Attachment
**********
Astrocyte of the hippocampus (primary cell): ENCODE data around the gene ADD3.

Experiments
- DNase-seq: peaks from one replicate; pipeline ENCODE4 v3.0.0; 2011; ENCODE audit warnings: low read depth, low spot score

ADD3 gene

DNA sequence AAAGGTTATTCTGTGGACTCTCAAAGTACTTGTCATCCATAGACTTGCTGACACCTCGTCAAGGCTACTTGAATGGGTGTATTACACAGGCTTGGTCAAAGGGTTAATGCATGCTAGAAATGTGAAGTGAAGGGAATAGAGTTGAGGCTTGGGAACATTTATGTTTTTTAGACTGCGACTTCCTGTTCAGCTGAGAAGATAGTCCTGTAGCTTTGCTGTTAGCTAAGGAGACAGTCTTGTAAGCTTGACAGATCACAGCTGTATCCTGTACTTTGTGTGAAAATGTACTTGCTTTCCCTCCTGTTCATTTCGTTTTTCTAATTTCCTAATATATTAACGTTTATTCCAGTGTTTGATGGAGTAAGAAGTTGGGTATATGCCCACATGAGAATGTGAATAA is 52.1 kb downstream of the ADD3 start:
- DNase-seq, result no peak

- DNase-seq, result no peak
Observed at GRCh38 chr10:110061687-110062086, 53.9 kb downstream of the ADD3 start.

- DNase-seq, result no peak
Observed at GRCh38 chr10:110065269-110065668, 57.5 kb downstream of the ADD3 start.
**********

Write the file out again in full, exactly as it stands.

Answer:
Astrocyte of the hippocampus (primary cell): ENCODE data around the gene ADD3.

Experiments
- DNase-seq: peaks from one replicate; pipeline ENCODE4 v3.0.0; 2011; ENCODE audit warnings: low read depth, low spot score

ADD3 gene

DNA sequence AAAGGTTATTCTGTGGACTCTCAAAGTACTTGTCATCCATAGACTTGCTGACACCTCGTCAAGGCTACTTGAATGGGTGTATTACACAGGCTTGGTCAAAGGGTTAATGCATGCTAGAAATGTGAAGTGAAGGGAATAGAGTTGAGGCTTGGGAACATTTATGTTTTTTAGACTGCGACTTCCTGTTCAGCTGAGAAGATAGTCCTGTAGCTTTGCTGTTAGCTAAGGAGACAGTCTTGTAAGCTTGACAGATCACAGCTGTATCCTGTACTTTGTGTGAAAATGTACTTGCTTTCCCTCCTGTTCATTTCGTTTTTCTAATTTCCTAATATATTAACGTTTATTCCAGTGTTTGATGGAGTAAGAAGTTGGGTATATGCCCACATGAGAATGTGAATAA is 52.1 kb downstream of the ADD3 start:
- DNase-seq, result no peak

- DNase-seq, result no peak
Observed at GRCh38 chr10:110061687-110062086, 53.9 kb downstream of the ADD3 start.

- DNase-seq, result no peak
Observed at GRCh38 chr10:110065269-110065668, 57.5 kb downstream of the ADD3 start.